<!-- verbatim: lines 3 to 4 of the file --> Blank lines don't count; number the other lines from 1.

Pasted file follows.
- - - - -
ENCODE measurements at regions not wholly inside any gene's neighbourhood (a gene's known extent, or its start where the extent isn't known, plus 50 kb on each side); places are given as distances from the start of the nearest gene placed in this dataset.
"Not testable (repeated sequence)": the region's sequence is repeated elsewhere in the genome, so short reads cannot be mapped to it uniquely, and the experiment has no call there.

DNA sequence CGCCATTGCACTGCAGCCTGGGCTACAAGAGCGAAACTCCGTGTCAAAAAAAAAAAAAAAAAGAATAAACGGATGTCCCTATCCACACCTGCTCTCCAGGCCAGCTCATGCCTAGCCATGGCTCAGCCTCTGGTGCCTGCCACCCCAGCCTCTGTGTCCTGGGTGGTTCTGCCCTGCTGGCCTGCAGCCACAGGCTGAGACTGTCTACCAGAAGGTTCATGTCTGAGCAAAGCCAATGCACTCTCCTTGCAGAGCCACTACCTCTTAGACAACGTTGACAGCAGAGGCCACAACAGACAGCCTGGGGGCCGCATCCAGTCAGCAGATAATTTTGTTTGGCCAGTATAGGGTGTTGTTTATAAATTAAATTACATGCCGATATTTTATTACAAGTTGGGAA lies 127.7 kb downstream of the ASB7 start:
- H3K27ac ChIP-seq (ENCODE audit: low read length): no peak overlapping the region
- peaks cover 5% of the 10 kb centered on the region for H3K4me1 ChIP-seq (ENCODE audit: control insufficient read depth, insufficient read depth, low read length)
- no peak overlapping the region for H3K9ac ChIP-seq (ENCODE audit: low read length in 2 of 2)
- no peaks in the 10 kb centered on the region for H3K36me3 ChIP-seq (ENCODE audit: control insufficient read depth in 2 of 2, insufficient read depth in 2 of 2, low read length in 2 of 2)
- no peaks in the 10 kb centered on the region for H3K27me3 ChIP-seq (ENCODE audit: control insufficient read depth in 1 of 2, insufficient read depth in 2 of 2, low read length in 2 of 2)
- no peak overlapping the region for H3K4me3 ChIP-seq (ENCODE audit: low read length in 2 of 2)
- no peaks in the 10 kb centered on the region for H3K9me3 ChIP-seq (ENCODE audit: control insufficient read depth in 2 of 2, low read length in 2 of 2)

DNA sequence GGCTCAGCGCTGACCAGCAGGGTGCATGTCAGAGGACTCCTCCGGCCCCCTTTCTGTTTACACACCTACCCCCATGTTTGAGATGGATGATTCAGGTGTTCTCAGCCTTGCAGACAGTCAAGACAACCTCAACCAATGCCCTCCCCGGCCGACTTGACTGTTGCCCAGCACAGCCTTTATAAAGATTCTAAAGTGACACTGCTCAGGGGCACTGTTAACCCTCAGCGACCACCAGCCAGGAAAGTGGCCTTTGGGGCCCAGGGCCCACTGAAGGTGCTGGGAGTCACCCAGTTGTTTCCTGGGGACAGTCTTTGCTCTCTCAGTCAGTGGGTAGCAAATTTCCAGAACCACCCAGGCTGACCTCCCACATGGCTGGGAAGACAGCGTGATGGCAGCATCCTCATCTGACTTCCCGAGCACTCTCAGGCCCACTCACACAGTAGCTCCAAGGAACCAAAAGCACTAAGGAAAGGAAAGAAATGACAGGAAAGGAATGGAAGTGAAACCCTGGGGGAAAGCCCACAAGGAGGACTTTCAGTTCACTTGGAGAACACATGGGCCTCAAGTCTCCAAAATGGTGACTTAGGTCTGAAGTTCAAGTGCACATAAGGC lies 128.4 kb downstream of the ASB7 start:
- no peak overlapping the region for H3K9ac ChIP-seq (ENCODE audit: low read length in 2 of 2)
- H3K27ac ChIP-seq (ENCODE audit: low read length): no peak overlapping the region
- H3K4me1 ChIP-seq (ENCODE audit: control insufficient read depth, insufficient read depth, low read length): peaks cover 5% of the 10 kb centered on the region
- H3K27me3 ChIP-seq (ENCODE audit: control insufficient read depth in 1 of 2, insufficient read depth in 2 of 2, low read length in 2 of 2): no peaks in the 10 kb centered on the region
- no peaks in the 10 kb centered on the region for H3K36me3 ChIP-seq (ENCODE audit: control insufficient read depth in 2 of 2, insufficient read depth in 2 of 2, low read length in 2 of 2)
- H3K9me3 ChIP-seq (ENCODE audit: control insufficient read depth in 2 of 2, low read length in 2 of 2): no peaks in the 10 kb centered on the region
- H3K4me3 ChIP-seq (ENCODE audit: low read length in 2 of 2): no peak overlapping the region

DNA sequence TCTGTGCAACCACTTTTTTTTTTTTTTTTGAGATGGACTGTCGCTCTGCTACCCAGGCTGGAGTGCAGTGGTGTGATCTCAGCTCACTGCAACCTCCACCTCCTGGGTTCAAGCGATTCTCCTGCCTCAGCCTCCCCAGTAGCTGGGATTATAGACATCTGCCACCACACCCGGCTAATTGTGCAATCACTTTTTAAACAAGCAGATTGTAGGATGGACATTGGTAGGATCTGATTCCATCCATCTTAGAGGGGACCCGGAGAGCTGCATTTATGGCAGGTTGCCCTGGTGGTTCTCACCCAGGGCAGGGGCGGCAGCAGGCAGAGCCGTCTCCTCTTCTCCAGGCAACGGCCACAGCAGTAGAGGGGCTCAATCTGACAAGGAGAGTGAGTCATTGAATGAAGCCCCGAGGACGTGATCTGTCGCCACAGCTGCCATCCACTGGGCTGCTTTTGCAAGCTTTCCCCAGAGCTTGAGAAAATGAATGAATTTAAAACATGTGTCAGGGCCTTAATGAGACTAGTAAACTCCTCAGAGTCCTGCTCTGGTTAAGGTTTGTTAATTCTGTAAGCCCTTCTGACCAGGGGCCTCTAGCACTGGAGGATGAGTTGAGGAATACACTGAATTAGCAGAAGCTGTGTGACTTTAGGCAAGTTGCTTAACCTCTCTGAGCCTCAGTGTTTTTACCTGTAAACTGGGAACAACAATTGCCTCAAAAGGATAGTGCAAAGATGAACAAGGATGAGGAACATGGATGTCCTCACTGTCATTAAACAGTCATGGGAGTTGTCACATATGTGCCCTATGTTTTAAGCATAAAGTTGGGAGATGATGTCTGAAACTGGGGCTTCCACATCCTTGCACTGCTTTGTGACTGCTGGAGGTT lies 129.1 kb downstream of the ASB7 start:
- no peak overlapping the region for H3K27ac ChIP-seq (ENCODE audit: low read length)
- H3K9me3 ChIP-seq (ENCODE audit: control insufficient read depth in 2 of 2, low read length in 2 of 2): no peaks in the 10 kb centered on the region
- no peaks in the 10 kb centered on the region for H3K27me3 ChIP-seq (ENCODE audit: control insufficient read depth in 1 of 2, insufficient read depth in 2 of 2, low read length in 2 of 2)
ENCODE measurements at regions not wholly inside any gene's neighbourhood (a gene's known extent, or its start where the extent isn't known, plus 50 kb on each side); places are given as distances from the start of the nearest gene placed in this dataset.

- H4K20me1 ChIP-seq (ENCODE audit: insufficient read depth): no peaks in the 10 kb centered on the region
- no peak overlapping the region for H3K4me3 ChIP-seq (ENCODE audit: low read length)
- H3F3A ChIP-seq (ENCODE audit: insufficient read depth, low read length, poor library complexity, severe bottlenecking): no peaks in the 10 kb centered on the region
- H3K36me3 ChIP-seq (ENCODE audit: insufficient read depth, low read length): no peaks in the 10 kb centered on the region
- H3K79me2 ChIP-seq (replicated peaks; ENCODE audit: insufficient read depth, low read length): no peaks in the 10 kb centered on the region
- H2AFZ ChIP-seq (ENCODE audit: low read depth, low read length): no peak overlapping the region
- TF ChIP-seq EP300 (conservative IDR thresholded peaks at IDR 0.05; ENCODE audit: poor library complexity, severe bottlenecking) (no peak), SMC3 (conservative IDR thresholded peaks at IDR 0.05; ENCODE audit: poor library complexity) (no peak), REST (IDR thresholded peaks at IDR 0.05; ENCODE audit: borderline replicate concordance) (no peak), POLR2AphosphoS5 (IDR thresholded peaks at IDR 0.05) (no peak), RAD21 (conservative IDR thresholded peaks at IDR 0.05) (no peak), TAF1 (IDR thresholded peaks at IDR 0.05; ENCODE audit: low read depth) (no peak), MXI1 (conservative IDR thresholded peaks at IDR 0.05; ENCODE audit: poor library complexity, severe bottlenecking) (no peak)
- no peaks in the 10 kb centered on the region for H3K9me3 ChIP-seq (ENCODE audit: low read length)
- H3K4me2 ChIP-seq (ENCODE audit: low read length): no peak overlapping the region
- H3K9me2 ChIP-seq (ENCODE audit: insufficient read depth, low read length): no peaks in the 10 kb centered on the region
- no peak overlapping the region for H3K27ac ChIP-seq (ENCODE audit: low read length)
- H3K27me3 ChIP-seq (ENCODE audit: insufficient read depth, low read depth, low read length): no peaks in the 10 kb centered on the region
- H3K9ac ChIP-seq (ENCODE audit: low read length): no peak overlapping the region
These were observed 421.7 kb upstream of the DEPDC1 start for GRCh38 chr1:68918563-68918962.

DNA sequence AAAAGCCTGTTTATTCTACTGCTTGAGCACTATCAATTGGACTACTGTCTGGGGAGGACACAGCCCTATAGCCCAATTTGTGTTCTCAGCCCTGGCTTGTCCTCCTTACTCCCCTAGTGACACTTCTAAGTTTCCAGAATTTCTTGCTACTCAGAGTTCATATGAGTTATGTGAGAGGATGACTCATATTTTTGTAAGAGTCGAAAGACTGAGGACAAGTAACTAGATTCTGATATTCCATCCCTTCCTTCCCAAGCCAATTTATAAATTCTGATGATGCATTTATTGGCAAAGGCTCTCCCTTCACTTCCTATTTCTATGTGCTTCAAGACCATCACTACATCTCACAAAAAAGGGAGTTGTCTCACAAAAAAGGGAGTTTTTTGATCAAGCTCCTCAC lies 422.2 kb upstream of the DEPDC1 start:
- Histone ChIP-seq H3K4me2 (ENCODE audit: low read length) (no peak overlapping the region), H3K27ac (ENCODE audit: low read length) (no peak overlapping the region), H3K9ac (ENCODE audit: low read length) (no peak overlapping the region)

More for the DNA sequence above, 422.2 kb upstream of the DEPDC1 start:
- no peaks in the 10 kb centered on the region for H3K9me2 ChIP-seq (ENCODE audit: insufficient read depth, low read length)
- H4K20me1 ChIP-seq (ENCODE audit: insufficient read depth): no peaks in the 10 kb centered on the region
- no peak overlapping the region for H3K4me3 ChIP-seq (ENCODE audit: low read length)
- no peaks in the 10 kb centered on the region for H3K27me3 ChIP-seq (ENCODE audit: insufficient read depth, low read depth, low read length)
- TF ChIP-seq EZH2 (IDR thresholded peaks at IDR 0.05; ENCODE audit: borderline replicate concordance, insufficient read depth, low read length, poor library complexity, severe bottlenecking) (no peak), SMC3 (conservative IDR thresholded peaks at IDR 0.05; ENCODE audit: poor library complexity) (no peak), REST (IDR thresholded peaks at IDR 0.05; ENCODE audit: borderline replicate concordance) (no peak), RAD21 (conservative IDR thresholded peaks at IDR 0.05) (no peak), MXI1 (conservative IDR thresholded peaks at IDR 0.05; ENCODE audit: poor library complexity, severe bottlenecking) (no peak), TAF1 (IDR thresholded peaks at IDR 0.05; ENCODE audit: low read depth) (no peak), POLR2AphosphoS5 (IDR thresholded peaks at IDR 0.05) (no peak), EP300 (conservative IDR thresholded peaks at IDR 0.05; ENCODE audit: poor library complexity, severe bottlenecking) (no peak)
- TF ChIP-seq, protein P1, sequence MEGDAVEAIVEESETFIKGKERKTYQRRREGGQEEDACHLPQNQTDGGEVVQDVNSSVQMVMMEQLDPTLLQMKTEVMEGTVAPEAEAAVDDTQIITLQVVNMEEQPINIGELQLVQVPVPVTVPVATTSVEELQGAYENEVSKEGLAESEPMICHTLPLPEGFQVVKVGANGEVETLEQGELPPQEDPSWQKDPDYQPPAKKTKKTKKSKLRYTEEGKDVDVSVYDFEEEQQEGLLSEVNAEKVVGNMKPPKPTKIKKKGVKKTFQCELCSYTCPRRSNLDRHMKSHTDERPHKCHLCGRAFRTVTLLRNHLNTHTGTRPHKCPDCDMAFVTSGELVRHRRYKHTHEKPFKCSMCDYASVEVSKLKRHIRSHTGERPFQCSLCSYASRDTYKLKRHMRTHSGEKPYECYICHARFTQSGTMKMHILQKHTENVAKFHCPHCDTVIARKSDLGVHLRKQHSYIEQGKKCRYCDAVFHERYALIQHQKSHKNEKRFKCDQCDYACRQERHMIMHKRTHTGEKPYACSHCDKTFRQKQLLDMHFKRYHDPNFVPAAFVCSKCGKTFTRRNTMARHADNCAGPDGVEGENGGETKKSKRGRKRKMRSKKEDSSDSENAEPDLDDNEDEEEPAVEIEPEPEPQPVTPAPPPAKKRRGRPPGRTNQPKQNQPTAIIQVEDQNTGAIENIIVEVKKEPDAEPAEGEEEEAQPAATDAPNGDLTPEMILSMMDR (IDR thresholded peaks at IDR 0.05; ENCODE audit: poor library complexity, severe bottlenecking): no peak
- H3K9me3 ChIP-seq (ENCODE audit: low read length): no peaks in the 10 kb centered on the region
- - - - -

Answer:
DNA sequence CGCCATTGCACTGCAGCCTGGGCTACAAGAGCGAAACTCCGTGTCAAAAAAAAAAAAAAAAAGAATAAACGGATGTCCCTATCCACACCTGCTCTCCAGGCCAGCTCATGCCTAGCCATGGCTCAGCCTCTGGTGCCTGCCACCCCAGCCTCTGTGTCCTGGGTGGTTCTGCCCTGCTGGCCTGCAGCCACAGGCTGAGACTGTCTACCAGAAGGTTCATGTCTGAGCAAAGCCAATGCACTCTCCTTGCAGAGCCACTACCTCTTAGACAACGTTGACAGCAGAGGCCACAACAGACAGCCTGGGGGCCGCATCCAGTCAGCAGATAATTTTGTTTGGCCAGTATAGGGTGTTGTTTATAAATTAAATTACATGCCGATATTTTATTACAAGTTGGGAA lies 127.7 kb downstream of the ASB7 start:
- H3K27ac ChIP-seq (ENCODE audit: low read length): no peak overlapping the region